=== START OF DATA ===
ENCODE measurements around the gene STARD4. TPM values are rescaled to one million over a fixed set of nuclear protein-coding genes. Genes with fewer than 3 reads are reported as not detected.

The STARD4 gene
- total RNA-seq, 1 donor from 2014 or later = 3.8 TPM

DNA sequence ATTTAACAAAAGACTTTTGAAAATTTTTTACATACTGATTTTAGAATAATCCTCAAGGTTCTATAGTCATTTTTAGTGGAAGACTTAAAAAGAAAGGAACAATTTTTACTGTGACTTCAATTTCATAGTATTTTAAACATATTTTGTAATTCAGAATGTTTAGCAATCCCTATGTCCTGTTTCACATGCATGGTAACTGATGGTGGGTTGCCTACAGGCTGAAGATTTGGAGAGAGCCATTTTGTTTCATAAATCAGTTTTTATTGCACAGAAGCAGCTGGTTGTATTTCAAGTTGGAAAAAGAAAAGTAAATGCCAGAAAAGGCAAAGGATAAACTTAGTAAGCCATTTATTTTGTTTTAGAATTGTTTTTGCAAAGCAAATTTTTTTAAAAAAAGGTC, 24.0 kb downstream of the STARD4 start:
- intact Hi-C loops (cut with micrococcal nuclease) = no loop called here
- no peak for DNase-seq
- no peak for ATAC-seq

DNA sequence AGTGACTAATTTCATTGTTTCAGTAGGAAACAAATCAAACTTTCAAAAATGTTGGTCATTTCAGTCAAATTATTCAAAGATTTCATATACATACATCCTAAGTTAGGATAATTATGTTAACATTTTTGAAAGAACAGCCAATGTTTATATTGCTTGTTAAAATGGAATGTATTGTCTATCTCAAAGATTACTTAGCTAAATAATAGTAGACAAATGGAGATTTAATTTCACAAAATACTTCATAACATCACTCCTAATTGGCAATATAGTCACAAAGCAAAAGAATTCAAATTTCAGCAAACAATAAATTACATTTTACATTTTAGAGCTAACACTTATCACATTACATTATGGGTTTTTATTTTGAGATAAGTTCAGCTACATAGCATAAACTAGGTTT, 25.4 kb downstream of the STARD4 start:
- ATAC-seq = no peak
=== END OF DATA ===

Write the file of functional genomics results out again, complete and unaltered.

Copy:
ENCODE measurements around the gene STARD4. TPM values are rescaled to one million over a fixed set of nuclear protein-coding genes. Genes with fewer than 3 reads are reported as not detected.

The STARD4 gene
- total RNA-seq, 1 donor from 2014 or later = 3.8 TPM

DNA sequence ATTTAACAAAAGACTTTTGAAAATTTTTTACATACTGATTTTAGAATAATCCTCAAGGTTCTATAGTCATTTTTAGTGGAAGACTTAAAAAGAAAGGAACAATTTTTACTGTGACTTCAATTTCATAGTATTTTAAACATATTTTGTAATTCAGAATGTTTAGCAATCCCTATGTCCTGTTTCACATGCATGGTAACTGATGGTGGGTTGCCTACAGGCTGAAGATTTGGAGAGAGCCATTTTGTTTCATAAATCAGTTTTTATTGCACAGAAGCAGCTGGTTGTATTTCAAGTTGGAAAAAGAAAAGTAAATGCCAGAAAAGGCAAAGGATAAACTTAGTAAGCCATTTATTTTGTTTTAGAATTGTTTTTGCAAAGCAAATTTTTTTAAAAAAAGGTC, 24.0 kb downstream of the STARD4 start:
- intact Hi-C loops (cut with micrococcal nuclease) = no loop called here
- no peak for DNase-seq
- no peak for ATAC-seq

DNA sequence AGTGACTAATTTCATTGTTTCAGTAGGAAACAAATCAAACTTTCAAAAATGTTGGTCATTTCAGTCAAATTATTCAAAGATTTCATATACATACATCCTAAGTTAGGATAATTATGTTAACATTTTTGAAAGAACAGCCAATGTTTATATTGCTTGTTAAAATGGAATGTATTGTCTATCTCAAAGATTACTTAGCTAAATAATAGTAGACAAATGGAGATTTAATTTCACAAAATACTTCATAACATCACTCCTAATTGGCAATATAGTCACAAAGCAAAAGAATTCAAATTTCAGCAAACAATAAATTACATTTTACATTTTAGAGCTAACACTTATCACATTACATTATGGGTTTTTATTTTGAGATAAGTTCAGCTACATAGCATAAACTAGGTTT, 25.4 kb downstream of the STARD4 start:
- ATAC-seq = no peak